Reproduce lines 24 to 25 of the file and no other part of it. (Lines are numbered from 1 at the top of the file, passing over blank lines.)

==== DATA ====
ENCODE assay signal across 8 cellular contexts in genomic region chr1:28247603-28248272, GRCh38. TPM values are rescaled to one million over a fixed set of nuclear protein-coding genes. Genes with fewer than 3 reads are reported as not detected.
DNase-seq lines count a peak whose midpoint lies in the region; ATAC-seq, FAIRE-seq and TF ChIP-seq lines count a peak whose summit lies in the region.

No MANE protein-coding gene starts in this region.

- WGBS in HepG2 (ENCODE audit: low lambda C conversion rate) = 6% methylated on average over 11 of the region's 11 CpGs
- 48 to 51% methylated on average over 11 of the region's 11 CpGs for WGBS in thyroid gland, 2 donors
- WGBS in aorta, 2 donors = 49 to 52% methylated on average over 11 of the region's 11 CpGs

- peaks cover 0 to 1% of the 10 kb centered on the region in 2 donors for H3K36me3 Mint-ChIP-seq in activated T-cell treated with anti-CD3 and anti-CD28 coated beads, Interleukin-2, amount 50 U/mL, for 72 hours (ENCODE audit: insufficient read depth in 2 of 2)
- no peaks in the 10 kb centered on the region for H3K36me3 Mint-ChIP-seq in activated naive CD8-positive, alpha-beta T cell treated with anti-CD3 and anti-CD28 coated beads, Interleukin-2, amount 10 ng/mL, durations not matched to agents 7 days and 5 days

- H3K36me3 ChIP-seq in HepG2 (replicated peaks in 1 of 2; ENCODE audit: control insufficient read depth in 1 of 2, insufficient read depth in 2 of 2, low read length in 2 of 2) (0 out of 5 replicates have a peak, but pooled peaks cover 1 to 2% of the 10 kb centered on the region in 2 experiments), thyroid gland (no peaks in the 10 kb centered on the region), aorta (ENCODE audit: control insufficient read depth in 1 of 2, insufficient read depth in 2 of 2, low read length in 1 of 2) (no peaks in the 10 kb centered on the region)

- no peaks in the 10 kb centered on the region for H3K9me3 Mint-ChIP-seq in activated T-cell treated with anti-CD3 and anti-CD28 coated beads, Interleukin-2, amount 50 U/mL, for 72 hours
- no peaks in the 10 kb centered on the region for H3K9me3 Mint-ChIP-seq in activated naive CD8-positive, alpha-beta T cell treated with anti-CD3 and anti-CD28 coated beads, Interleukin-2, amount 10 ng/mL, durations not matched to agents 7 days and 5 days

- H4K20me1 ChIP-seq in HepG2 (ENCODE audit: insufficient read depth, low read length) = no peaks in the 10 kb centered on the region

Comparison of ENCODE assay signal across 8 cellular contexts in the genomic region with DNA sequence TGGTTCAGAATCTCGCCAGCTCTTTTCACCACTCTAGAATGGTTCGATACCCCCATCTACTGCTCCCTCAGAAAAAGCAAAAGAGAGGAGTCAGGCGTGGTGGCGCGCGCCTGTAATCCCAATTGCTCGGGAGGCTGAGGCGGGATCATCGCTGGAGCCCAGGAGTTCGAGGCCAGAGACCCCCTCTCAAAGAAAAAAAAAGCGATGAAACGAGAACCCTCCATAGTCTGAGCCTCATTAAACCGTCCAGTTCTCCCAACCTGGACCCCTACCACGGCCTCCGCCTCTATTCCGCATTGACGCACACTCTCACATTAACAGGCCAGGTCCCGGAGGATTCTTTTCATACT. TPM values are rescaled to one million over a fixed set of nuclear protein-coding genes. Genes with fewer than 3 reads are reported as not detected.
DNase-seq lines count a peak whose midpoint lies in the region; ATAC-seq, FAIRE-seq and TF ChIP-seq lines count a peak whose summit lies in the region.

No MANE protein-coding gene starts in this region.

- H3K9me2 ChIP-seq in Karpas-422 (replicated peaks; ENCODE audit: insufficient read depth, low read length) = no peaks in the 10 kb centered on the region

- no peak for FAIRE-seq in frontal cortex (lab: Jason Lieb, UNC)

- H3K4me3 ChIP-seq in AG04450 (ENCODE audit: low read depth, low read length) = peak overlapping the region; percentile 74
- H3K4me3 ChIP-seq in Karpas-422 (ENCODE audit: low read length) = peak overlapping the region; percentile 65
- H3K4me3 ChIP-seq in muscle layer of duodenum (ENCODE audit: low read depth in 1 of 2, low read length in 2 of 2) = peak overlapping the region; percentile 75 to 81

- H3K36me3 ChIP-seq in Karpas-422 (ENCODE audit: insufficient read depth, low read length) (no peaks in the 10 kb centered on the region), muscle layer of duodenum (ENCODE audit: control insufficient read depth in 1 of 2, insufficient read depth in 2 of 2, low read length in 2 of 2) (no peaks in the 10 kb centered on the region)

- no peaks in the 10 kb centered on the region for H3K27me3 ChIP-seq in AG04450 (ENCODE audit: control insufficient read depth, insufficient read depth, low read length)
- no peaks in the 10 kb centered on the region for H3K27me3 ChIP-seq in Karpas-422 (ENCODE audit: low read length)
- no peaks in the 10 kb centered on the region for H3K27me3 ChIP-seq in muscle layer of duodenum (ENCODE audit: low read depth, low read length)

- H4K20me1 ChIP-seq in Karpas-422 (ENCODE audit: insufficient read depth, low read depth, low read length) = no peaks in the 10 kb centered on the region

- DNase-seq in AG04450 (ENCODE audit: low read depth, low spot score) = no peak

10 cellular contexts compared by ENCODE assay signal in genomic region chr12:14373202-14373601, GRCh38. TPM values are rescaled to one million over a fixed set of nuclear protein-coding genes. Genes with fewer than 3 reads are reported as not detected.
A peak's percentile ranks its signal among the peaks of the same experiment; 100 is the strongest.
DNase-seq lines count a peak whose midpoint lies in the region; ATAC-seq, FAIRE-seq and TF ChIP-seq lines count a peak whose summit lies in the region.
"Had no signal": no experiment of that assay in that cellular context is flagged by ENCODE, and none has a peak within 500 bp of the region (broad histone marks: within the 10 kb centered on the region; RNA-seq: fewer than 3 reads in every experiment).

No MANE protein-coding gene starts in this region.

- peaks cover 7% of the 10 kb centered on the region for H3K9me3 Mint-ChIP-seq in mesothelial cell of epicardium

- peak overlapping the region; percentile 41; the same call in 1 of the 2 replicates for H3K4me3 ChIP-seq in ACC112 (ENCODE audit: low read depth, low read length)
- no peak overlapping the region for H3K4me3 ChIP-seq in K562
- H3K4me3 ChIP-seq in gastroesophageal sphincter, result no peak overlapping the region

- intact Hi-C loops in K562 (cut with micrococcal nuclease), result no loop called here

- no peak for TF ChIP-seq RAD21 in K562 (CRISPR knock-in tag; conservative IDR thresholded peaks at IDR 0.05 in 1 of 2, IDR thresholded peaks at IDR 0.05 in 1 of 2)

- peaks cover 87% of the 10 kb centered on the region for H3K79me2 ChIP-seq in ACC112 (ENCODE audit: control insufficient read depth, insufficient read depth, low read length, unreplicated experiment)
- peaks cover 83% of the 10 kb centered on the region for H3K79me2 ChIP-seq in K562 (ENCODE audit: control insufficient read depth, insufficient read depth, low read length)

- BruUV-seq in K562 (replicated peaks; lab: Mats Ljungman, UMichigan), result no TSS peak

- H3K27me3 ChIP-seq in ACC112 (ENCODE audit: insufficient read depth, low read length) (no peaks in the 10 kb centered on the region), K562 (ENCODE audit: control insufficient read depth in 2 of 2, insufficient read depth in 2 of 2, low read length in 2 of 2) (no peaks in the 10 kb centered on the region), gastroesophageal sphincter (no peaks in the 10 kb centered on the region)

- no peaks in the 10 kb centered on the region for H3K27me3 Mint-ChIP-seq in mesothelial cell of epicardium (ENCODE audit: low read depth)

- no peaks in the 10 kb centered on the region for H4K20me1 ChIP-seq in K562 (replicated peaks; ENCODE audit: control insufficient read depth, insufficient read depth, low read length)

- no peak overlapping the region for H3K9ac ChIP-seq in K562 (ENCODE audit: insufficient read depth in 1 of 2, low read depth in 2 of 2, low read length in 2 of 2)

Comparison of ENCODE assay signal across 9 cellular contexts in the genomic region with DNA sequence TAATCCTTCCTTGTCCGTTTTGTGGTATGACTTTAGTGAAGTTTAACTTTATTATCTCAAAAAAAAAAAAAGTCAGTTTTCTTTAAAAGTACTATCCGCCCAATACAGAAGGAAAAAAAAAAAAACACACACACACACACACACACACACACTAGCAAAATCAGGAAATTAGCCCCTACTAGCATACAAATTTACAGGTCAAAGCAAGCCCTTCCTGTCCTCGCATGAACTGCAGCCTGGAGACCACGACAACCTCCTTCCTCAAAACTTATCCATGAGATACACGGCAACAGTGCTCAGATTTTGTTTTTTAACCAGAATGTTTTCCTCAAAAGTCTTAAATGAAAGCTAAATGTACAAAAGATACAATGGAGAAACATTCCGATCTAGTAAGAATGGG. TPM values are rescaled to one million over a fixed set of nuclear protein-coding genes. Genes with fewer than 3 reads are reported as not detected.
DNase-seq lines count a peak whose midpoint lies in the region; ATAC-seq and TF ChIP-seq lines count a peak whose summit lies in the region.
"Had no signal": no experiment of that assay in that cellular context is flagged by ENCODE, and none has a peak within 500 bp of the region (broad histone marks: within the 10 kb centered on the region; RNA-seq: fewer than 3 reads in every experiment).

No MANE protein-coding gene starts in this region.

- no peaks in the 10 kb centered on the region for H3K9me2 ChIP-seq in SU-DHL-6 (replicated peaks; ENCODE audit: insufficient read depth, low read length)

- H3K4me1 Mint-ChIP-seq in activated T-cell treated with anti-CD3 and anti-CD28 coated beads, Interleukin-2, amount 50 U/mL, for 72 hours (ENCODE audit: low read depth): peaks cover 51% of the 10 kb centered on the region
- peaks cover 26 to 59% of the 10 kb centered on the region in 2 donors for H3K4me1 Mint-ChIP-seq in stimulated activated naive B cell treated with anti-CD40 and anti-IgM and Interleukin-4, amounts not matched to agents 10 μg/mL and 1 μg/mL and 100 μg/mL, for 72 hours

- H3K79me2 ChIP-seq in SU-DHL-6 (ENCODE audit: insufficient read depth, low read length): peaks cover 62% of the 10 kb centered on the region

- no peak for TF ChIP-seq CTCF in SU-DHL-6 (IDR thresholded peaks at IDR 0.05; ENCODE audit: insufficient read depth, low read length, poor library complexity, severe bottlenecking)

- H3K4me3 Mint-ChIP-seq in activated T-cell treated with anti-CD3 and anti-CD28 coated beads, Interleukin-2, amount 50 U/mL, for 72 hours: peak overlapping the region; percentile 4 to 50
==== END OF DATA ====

- no peaks in the 10 kb centered on the region for H3K27me3 ChIP-seq in muscle layer of duodenum (ENCODE audit: low read depth, low read length)

- H4K20me1 ChIP-seq in Karpas-422 (ENCODE audit: insufficient read depth, low read depth, low read length) = no peaks in the 10 kb centered on the region